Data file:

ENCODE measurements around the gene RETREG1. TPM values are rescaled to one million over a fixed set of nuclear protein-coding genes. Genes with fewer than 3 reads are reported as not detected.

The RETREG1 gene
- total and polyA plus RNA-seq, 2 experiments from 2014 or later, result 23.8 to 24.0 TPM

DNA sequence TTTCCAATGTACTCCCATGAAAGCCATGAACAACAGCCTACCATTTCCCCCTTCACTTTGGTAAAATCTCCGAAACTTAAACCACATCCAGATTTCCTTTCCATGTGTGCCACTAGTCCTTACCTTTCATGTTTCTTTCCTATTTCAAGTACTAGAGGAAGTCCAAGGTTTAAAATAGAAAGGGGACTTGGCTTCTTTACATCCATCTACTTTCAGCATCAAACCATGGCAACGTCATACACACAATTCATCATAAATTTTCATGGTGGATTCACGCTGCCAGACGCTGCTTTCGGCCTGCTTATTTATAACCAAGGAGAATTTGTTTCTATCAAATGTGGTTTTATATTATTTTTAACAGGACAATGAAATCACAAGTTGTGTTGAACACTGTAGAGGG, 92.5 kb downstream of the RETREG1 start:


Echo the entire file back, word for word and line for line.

ENCODE measurements around the gene RETREG1. TPM values are rescaled to one million over a fixed set of nuclear protein-coding genes. Genes with fewer than 3 reads are reported as not detected.

The RETREG1 gene
- total and polyA plus RNA-seq, 2 experiments from 2014 or later, result 23.8 to 24.0 TPM

DNA sequence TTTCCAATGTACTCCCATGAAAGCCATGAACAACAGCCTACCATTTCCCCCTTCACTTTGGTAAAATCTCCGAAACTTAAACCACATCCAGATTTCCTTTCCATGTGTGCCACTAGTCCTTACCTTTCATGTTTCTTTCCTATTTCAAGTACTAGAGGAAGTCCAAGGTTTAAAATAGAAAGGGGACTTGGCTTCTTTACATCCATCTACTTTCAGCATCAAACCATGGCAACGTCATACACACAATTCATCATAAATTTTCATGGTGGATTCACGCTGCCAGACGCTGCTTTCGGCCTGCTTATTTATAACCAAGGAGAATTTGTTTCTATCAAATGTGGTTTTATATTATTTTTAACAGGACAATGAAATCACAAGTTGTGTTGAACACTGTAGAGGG, 92.5 kb downstream of the RETREG1 start: